WHILE health care for veterans in other parts of the country remains seriously compromised by long wait times and patient neglect, Major Jennifer Anderson has no complaints.
The 34 year-old former Black Hawk pilot and company commander sought help at Savannah’s VA clinic earlier this year for PTSD-related sleep issues and reports no trouble getting an appointment with a psychiatrist who provided more than just a prescription.
“I was extremely pleased with the care. It wasn’t just, ‘here’s some meds, see ya,’” says Maj. Anderson, who adds that she “felt like a robot” after three deployments to Iraq and Afghanistan.
“The doctor spent time with me, and really understood what vets go through. I never had to wait.”
That’s the kind of specialized attention that the staff of the Savannah VA Outpatient Clinic aims for and is anticipating more of as it moves to its new, state-of-the-art facility this week, just in time for Veteran’s Day.
The Savannah clinic is one of five community satellites of the Ralph H. Johnson Medical Center hospital in Charleston, SC, where veterans can receive a full range of care, from chemotherapy to heart surgery. The Savannah VA clinic has provided primary care for local veterans from a 34,000 square-foot space tucked off of Middleground Road for over 25 years, often referring patients often to the main office in Charleston for more complex procedures.
“We are offering so much more now,” said Nurse Manager Susan Robertson, her keys still sticking a bit as she unlocked the front door of the two-story, 56,000 square-foot shining edifice on Shawnee Road, just a half-mile away from the old clinic.
“The things people used to have to drive three hours for are going to be available right here, right away.”
Built from the ground up and walled with windows around an airy central atrium, the new clinic manages to feel grand without wasting an inch of space.
Cream-colored hallways lead to crisp, clean exam rooms and comfortable waiting areas, including a women-only section with dedicated gynecological and birth control services.
The patient flow is centralized around open work stations, where twelve primary care teams consisting of a doctor, a registered nurse (RN) and a licensed practical nurse (LPN) share information and collaborate on patient plans.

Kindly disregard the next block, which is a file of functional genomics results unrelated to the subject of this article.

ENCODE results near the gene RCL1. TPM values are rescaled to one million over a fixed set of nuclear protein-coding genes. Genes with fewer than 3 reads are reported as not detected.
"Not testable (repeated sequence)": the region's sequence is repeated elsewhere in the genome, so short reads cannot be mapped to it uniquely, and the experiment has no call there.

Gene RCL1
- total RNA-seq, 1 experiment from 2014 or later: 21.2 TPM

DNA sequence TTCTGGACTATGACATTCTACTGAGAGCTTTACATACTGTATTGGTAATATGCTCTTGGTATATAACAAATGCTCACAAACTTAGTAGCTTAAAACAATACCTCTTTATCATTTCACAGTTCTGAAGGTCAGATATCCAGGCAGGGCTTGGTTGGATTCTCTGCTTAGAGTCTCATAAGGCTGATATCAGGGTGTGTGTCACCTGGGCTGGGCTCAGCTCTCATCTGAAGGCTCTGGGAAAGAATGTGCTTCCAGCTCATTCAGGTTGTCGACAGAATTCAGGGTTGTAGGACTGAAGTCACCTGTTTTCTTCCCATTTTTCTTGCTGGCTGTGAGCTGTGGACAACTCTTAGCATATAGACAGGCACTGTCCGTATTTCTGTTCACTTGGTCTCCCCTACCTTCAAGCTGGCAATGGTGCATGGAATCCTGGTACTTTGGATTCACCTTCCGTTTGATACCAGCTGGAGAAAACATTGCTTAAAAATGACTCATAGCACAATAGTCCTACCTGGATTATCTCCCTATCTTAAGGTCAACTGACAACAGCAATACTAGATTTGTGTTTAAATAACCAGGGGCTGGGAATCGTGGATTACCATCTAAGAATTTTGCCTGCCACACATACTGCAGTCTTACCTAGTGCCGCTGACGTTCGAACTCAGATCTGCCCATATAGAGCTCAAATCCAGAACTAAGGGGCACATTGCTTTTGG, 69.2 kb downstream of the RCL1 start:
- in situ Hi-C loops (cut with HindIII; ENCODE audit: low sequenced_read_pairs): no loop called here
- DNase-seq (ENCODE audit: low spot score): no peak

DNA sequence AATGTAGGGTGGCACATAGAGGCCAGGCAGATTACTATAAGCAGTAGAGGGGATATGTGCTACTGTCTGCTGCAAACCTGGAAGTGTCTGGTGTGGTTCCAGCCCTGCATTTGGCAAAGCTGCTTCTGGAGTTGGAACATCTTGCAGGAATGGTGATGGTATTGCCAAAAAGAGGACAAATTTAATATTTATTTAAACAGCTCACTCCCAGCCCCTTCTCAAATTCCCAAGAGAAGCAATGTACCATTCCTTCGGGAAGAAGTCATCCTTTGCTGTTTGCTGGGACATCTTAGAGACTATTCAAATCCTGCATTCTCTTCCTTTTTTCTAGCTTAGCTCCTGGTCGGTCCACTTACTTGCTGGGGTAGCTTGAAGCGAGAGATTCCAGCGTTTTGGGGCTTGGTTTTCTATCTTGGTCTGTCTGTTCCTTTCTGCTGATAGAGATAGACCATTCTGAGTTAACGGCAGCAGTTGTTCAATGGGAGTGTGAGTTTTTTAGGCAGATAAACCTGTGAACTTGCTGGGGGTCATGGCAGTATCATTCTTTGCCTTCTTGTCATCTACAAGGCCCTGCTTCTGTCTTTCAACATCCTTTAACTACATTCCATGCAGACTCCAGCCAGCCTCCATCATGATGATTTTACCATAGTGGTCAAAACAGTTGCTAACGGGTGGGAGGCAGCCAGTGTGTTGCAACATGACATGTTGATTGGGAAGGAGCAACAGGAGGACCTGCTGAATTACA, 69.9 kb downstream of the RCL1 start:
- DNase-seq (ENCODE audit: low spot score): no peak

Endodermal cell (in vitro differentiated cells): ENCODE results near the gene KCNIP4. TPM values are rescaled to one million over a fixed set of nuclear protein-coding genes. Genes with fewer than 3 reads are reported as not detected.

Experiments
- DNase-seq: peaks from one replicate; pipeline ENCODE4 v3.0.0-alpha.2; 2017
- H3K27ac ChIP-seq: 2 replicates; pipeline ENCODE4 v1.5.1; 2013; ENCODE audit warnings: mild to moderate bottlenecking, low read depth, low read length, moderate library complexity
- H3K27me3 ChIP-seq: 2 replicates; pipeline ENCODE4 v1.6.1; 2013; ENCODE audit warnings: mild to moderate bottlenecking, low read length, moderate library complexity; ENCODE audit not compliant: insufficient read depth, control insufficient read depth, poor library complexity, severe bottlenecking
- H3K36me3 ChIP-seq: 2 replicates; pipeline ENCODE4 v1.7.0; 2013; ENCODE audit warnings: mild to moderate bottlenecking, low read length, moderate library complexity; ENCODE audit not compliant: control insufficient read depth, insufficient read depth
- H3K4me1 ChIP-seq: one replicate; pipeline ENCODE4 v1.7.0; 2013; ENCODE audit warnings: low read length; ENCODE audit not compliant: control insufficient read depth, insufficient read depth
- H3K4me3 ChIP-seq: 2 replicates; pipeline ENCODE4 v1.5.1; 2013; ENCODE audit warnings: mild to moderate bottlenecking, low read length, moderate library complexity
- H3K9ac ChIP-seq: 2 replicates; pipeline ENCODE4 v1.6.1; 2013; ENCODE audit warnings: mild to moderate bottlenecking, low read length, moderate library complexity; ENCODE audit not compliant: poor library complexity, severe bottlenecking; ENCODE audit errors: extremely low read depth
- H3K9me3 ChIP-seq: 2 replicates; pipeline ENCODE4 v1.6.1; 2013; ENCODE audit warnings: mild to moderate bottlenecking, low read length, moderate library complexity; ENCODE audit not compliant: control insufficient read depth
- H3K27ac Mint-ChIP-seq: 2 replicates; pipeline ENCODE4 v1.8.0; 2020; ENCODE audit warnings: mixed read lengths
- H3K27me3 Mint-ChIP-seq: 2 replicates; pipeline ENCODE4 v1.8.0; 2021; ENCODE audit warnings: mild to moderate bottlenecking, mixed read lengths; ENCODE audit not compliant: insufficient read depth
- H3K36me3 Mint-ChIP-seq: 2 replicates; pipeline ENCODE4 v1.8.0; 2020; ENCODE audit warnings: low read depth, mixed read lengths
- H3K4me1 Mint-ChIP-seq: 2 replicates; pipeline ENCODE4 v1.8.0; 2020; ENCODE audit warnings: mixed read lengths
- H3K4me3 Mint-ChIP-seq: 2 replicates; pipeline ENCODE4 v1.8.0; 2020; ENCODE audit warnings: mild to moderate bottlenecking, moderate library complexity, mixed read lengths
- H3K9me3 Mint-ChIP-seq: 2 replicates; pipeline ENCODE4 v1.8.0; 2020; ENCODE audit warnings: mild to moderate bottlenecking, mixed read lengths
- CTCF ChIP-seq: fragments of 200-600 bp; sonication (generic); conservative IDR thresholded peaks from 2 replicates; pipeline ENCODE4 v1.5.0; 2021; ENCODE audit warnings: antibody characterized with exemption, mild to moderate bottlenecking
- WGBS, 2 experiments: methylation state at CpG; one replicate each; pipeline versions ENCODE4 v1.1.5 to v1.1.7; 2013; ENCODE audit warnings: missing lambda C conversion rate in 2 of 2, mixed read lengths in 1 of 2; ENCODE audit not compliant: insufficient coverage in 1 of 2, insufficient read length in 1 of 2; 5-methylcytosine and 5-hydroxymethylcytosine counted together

“Every time a veteran comes in, they see the same team. They have their own doctor, their own nurses. They don’t have to keep telling their story over and over to a different person every visit,” says Robertson.
“Plus, they get at least 30 minutes with their doctor, an hour for new appointments.”
Among the new machinery is a CT scanning machine, a spacious laboratory and a fully-equipped audiology department to address hearing loss due to detonation exposure, the most common health issue for veterans according to the VA.
The cardiology, pulmonary, prosthetics and physical therapy departments have been expanded, and for the first time, a full-time radiologist will be on staff to read X-rays and scans.
The new clinic also brings the concept of Telehealth to the forefront of care, allowing veterans to videoconference with specialists from the main office in Charleston, saving them the drive.
One thing that’s not new is a high level of communication between clinics. While the civilian medical community is still struggling with sharing records electronically, the VA has been doing it for years.
“The VA has actually led the way in computer technology,” says Robertson, nodding towards a row of monitors on rolling carts.
“A vet can be visiting from a different state and need to fill a prescription, and we can pull up their history immediately.”
Quality mental health care remains a high priority as PTSD and suicide rates among veterans continue to soar. Psychiatrists as well as social workers and peer support specialists are part of the team, and the Savannah clinic continues to treat local veterans for PTSD as part of its groundbreaking Prolonged Exposure/Setraline Study (PROGrESS). The research department is also expanding to offer treatment for Prolonged Grief Disorder, Military Sexual Trauma in addtition to PTSD and is currently enrolling patients who are interested in receiving treatment through those studies.
In spite of a report last month that the Department of Veterans Affairs doesn’t have the capacity to address the shocking disrespect to sick veterans that was exposed in 2014, the Savannah VA and its parent Ralph H. Johnson Medical Center are celebrated for its lower-than-average wait times and a high level of satisfaction among patients.
“We don’t really have those issues in Savannah,” says Robertson, who has been on staff since 2009. “We’ve had a four-to-five star rating as long as I’ve been here, and I hope it will be five-star consistently with this new facility and services.”
Maj. Anderson has health insurance through her current job,and says she sleeps pretty well these days. But she says she’ll continue to use the VA for mental health services and possibly other care now that she know she doesn’t have to drive to Charleston—and she plans to spread the word. She’s also the Senior Vice Commander at the VFW in Thunderbolt, where veterans of three generations gather every month for comradery and conversation.
Over 25,000 veterans from WWII, Vietnam, Operation Iraqi Freedom and Operation Enduring Freedom live in the Savannah area, but only about half of them use the VA.
“A lot of vets don’t seek treatment at the VA because they don’t know what’s available or they think they’re not going to be treated well,” says the former helicopter pilot with over 600 combat hours.
“This new clinic is really impressive and is going to make a big difference.”